Alibaba announced the new plan last month, triggering some lively discussion among Chinese netizens. The company received about 7,700 posts and 500 replies on Sina Weibo after it posted a video about the car “vending” service.
 
“It represents not only a vending machine, but also a way to combine online and offline buying through the use of mobile apps,” said Fu Xingxing, a student from Tongji University. “Consumers will be able to pay online and pick up their new car. It shows that the Internet is profoundly changing our daily lives, including shopping patterns.”
 
He is among the millions of potential, mostly younger car buyers who seem fascinated by the new business model. About 60 percent of consumers born in 1990 or later said they would consider buying a car through online channels, according to a survey of 900 car owners and potential buyers conducted by market research firm Ipsos.
 
Alibaba is squarely targeting that generation of people, who use mobile phones in almost every facet of their lives and don’t necessarily need to “kick tires” before selecting a car.
 
“In the past, it took consumers a long time to make a final decision about purchasing a car,” said Yu Wei, general manager of the automotive division of Tmall, the online sales platform of Alibaba. “In the future, we aim to provide a flexible and convenient car-buying experience to young consumers through the use of the automotive vending machine.”
 
New retail strategy
 
The concept is part of the company’s new retail strategy focused on new car sales. Alibaba set up its automobile business unit more than two years ago and is now in partnership with up to 60 car brands in China.
 
During a sales campaign in June, more than 30,000 vehicles were sold online via Tmall within three days, according to Alibaba. That equates to a full-year sales number for many large car dealerships.
 
The idea of automotive vending machines has raised eyebrows. Some auto analysts regard it cautiously, saying the new business model has a long way to go in proving itself. They cite high operating costs related to facility sites, logistics and procurement. There are also considerations such as competition from traditional car dealers and complicated after-sales procedures.
 
Alibaba hasn’t revealed a specific location for its first auto vending machine.
 
“If it is located in the central area of a big city to attract customers, the facility will come at a huge cost,” said independent market observer Liu Xiaofeng.
 
Ye Sheng, auto research director at market research firm Ipsos, said traditional car dealers have certain advantages in terms of pricing and after-sales service.
 
“That’s because they have been working with car manufacturers for such a long time,” he said.
 
“And consumers may raise a lot of questions relating to matters such as license plates, car insurance and after-sales maintenance. Many customers will feel more comfortable with face-to-face communication provided by traditional car dealers.”
 
David Zhang, an independent automotive consultant, tends to take a similar view.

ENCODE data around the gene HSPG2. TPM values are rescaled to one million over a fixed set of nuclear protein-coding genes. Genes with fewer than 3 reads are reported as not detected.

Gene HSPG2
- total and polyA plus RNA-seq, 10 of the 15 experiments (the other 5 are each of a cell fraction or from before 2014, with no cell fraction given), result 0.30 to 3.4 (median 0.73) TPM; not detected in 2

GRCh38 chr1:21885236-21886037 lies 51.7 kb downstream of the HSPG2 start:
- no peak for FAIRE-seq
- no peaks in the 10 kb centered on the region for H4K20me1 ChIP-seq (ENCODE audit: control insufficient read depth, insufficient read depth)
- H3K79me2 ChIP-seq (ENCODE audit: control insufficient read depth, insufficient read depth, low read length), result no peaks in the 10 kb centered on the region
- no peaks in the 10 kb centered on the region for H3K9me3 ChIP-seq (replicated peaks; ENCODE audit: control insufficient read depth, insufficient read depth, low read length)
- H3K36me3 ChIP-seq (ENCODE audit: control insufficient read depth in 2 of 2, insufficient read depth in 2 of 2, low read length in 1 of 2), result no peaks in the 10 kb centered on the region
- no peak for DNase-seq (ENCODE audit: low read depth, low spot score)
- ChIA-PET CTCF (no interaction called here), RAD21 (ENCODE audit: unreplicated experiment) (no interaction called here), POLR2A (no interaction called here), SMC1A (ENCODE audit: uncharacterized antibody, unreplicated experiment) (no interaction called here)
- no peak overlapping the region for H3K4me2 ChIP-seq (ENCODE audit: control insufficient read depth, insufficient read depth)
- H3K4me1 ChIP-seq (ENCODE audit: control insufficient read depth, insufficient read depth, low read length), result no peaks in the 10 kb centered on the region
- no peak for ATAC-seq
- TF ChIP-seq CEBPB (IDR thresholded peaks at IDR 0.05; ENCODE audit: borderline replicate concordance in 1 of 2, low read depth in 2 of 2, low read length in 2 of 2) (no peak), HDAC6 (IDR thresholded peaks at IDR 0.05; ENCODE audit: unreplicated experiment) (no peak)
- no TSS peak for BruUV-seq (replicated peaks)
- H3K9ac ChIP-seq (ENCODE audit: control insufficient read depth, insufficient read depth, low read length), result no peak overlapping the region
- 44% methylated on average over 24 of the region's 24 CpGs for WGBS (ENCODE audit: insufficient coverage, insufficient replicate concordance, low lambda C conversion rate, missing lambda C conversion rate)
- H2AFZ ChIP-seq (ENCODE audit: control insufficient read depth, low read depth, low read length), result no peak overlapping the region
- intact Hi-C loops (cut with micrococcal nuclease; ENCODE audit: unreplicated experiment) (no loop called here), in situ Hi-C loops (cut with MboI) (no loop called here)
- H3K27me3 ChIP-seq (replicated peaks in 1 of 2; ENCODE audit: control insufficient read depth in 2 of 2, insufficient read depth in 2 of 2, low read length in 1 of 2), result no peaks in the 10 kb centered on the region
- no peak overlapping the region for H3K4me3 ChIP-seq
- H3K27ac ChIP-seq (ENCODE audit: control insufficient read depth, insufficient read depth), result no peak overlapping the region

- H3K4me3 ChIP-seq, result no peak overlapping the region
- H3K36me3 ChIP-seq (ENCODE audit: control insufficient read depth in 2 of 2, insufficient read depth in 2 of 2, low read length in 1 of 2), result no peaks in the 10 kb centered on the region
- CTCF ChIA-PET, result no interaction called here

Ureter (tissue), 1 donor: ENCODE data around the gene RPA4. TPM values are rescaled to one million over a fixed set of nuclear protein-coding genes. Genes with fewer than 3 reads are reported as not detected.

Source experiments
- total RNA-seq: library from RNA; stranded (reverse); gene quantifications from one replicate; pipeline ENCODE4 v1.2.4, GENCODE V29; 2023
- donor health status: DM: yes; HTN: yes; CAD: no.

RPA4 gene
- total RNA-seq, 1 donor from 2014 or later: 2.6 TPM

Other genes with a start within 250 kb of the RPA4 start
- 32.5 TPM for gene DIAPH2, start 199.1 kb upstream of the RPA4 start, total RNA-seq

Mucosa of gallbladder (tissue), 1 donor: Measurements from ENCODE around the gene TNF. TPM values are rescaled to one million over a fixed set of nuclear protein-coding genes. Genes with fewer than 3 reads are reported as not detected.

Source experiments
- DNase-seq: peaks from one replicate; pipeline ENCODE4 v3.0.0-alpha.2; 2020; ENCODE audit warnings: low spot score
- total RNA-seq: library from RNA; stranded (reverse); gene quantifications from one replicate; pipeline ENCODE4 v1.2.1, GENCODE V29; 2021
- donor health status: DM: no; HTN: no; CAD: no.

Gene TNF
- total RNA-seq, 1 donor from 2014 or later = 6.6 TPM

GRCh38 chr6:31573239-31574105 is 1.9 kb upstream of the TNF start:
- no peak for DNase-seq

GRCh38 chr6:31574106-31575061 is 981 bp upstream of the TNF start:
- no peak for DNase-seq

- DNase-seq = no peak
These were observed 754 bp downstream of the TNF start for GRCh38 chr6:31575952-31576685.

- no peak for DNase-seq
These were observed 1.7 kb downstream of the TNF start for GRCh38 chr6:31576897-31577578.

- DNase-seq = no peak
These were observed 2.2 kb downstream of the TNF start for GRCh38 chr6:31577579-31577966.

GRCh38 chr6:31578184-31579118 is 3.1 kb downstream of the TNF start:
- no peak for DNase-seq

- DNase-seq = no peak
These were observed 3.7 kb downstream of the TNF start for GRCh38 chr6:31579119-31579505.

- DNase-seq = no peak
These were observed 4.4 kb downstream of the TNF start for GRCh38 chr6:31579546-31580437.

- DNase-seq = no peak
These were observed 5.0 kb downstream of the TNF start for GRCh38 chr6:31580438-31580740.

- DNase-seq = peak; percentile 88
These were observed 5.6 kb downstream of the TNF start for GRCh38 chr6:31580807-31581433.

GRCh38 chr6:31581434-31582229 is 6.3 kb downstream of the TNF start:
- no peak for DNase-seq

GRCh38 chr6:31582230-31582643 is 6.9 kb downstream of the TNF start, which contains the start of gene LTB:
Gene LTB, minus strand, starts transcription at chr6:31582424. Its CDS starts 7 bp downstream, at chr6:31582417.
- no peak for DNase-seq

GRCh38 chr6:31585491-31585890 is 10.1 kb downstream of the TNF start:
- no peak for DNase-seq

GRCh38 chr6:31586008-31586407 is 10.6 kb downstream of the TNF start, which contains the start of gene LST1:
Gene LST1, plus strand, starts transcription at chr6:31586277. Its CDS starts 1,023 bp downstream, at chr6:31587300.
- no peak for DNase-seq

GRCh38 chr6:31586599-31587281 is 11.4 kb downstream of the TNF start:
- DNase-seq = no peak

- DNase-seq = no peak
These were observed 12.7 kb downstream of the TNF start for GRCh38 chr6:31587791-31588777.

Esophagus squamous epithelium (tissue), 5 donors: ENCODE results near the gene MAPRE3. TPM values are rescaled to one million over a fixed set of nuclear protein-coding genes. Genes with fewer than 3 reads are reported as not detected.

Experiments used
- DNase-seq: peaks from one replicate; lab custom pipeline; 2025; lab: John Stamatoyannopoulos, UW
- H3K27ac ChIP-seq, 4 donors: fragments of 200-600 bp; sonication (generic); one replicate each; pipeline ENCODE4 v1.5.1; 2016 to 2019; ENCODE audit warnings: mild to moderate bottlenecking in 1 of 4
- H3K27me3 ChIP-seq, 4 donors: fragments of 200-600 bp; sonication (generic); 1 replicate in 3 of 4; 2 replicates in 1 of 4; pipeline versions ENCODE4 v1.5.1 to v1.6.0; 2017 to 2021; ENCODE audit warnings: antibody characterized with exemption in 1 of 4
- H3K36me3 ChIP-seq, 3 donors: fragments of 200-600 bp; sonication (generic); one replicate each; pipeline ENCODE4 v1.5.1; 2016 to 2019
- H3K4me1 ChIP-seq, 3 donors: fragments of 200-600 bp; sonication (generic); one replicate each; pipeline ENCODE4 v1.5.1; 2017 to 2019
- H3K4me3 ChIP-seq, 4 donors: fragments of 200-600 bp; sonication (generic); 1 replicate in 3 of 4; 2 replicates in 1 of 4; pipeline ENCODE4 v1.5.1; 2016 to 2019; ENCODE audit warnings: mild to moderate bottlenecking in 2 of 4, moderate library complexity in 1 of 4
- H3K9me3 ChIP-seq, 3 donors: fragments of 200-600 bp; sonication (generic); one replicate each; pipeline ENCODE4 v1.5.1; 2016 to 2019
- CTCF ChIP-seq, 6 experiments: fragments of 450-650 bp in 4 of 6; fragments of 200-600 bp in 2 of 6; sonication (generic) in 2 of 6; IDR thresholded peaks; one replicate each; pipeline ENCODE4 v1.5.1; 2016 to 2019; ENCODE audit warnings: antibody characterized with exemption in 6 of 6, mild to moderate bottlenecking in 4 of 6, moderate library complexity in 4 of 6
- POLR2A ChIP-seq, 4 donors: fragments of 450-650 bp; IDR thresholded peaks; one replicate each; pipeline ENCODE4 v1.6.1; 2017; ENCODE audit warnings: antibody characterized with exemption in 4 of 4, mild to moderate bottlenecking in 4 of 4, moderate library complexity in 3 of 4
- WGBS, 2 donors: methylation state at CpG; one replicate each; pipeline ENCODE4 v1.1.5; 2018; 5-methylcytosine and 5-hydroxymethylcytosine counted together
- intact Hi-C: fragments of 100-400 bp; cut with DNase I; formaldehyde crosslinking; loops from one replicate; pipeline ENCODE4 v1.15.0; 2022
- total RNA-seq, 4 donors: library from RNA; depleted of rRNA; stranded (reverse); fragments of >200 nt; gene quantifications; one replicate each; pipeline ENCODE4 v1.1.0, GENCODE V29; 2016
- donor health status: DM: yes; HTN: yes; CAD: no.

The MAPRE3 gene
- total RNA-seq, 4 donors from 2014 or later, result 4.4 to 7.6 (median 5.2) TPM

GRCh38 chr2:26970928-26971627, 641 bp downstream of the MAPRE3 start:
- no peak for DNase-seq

“Buying a car is much more complicated than simply buying a Coke or Sprite from a vending machine,” he said. “Consumers have more than 100 automotive brands to choose from, compared with a handful of soft drink brands.”
 
Zhang said he has seen vending machines selling mobile phones in airports.
 
“However, the life cycle of a car is much longer than that of a mobile phone,” he said. “Car owners hold onto a car for three to five years before buying a new one. Mobile phone users may change their handsets once a year.”
 
Tongji student Fu said he’s not surprised by all the online chatter about automotive vending.
 
“Anytime anything new appears, there’s always lots of discussion,” he said. “As a consumer, I just wait and see what happens before embracing any new trend. So far, e-commerce has delivered a lot of good changes.”
Source: Shanghai Daily, August 21, 2017
Listed firms halt trading on Unicom investment
18th August 2017

 SEVERAL listed firms stopped trading yesterday because they are involved in investing a huge volume of private capital into state-owned China Unicom.

 
On Wednesday, China’s second-biggest telecommunication carrier said it would raise about 78 billion yuan (US$11.7 billion) from a dozen investors, including Alibaba and Tencent. But China Unicom deleted the related statements later for "un-confirmed issues". The final details of the deal may be released on Monday.
 
The listed arms of the investors, including electronics retailer Suning Commerce Group Co, software giant Yonyou Network Technology and network service provider Wangsu Science & Technology Co, announced yesterday a halt to trading.
 
The deal represents the largest capital raising in the Asia-Pacific region since 2010. It will also be the biggest deal in recent years under China’s mixed-ownership reforms, which seeks to integrate and merge state-owned assets and private capital, industry insiders said.
 
“The spot light of the deal is not only the capital, but new opportunities and business operation and structure of China Unicom,” said Guosen Securities in a report.
 
Shares of telecommunications equipment makers rose yesterday as it is expected they will benefit from 5G and China Unicom’s reform.
 
Shenzhen-listed telecom equipment giant ZTE Corp jumped 2.32 percent to close at 22.95 yuan while Tongyu Communication Inc rose 3.23 percent to 34.5 yuan, compared with a 0.5 percent rise in the Shenzhen stock index yesterday.